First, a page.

Cast :- Miles Teller, Aaron Eckhart, Ciaran Hinds
Genre :- Drama, Sports, Biography
Director :- Ben Younger
So, “Bleed For This” is a true story based on the struggle of the boxer Vinnie “The Pazmenian Devil” Pazienza – a boxer in the 1980s who had a struggle following his car accident that damaged his neck and threatened to end his fighting career for good. The movie follows his rise to fame and his crippling accident where his determination and perseverance. His accident took him through a path of understanding and a revelation that made him realise how much he wanted to fight and proved the whole world wrong as to what he could or could not do.
Kevin Rooney: I mean, you just don’t know how to give up.
Vinny Pazienza: No, I do. Trust me, I do. I know exactly how to give up. You know what scares the shit out of me, Kev? Is that it’s easy.
The movie is based on this incident more or less and thus, the plot details needn’t be explained.
Let’s directly jump to the acting and the art of filmmaking here.
So, the cast puts together a solid job. Though it wasn’t a breathtaking act until the crucial moments it still was a bang-on job.
- Miles Teller – this man was an acting marvel in this film. I have seen his films before and most of them were disappointments except a few like Whiplash and a few others but his role in this one was exemplary. I say this because I delayed this movie until the absolute end and finally ended up watching it on a plane heading to India. But, the anger and desperation he shows to prove he is still fightworthy were absolutely stunning.
- Aaron Eckhart plays Kevin Rooney – Vinny Pazienza’s trainer- At first I was in disbelief seeing him in the film because of the stature and physique he had developed for the film. The belly and half bald head were all things you wouldn’t expect Aaron Eckhart to pull off. He plays Vinny’s (Miles Teller) experienced and critical trainer. The character background and training he brings to the table were exceptional.
- Ciaran Hinds – Father of Vinny – Angelo plays a remarkable supporting actor. I felt he could have done more but sadly that’s how the script was. They were focussing on the Boxer Vinny and his injury rather than the Pazienza’s.
- Floyd Mayweather – He had a cameo for the first match that Vinny loses. His cameo was remarkably placed to replace his uncle Roger Mayweather in the match in 1988. I actually wondered how old could Floyd Mayweather be seeing him there.
- Other actors played good supporting characters but nothing incredible to mention about their performances.
Let’s take a look at the film in a whole. I quite liked the film as I had hardly seen the trailer for the film even, thus locking in the surprise element. The only time a movie has done this to me was for ‘Rush’ because the final output of the film remained a mystery to me as I hadn’t googled up the man it was about.
The movie managed to lock in all aspects of the ‘Pazmenian Devil’. How, he fluctuated his weight category during training and before the fight, how his trainer suggested he stick to a weight category to regulate his fighting style amongst a lot of other things.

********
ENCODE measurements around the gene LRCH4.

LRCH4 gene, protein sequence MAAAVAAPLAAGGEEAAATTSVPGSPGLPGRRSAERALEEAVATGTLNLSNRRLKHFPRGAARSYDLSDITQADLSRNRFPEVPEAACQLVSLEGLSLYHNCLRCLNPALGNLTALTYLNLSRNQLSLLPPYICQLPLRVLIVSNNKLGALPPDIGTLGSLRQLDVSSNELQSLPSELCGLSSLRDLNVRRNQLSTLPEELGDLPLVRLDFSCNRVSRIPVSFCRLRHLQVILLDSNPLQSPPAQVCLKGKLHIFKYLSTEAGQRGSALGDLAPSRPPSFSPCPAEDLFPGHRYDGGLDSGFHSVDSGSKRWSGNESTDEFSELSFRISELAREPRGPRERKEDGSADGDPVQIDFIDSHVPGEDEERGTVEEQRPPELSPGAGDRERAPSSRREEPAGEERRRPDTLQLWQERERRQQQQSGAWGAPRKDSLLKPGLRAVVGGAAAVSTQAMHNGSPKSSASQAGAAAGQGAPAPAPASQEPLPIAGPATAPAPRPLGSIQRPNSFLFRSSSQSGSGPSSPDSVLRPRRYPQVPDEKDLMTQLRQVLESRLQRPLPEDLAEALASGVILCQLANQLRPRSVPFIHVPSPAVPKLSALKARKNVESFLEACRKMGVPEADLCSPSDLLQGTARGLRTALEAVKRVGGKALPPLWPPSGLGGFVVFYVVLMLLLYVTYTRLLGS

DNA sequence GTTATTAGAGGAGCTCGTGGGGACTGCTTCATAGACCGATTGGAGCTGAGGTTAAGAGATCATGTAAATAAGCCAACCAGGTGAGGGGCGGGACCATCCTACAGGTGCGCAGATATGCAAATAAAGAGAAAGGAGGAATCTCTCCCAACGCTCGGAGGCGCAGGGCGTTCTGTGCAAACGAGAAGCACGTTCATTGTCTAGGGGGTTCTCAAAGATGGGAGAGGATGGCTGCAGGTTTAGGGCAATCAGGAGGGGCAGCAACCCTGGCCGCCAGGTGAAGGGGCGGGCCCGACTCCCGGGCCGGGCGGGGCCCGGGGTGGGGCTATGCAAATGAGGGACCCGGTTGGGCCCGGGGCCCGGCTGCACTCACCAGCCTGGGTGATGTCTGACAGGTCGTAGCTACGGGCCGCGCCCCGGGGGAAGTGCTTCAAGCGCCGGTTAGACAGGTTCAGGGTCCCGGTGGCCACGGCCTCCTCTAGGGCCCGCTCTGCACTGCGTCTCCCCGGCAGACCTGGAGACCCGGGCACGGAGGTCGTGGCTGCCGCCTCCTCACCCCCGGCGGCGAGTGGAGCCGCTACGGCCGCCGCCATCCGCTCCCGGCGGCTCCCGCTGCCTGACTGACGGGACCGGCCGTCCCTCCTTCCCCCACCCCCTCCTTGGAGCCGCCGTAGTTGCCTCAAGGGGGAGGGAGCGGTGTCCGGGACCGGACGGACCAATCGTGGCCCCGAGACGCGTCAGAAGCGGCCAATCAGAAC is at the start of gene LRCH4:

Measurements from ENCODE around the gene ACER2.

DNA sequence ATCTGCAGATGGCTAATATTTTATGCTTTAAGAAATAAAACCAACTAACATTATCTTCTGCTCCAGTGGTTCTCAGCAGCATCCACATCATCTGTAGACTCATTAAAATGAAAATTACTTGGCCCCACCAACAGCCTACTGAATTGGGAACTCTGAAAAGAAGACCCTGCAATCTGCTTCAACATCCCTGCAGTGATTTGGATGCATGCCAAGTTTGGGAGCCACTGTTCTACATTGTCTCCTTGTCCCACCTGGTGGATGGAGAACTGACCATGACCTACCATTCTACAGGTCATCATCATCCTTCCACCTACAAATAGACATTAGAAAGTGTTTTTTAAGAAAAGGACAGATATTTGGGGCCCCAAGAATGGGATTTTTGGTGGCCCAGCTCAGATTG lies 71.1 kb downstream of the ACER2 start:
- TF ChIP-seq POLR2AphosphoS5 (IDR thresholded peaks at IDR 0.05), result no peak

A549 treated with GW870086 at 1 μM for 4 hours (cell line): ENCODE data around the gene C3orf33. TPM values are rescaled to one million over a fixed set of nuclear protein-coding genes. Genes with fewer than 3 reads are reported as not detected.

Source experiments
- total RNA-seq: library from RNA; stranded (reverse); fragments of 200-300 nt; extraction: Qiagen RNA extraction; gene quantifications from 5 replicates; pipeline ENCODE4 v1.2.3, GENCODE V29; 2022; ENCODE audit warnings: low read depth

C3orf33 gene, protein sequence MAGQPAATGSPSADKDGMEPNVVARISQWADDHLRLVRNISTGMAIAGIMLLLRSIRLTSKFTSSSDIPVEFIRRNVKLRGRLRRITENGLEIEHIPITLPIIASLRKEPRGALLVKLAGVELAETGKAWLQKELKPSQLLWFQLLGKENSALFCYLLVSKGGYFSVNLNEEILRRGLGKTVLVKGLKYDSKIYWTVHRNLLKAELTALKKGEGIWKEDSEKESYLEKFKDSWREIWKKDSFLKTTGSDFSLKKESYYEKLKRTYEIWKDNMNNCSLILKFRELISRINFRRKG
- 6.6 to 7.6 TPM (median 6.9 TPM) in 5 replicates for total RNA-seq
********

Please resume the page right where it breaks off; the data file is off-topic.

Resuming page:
But in all honesty, the movie had a bland texture until the accident, which was the turning point for the film and it felt like it gave Miles Teller the push to act better as well. It might be just a hunch/analogy or it might have really happened, I have no idea. You can see the source material and acting tears start to get dense after the midpoint in the film as he gets into the accident.
The accident breaks his neck but luckily doesn’t paralyze him. The doctors suggest he get a neck fusion which was that time’s cutting edge surgical procedure that ensured he could walk or they could put the HALO around his neck and head that would get him to heal the wound in time. The former would finish his boxing career but allow him to walk in a very short time, while the HALO would fix the neck in six months time with no clear assurance as to WHEN or IF he could walk again. He takes the HALO and fixes himself up over a while, in the meantime after a few months he starts training to fight with his trainer who is reluctant at first but gradually agrees as he sees there is no way out from this. The scenes are very inspiring and the pain feels raw/real.
He gets a fight after searching for quite some time because nobody wants to send him back to the infirmary, turned down out of pity in a way. There are news clippings that show news broadcasters taking the HALO as a humorous turn of events telling “the Pazmanian Devil now sports a HALO.” You see them use the journey’s beginning and end reference at the exact moments that give a very impactful outcome not only for the fighter (the cliche moments in a boxing movie) but also hypes the viewer experience.
All in all, the movie is slow – a resolution to the genre but also tells the tale of the man who was on the losing end of a battle and rose to beat everyone’s expectations. A literal and visual portrayal of a tale of “Where there is a will, there is a way”. It is a true story and has actually happened in forgotten pages of the history books.
My Rating :- Beautiful Portrayal (room for improvement)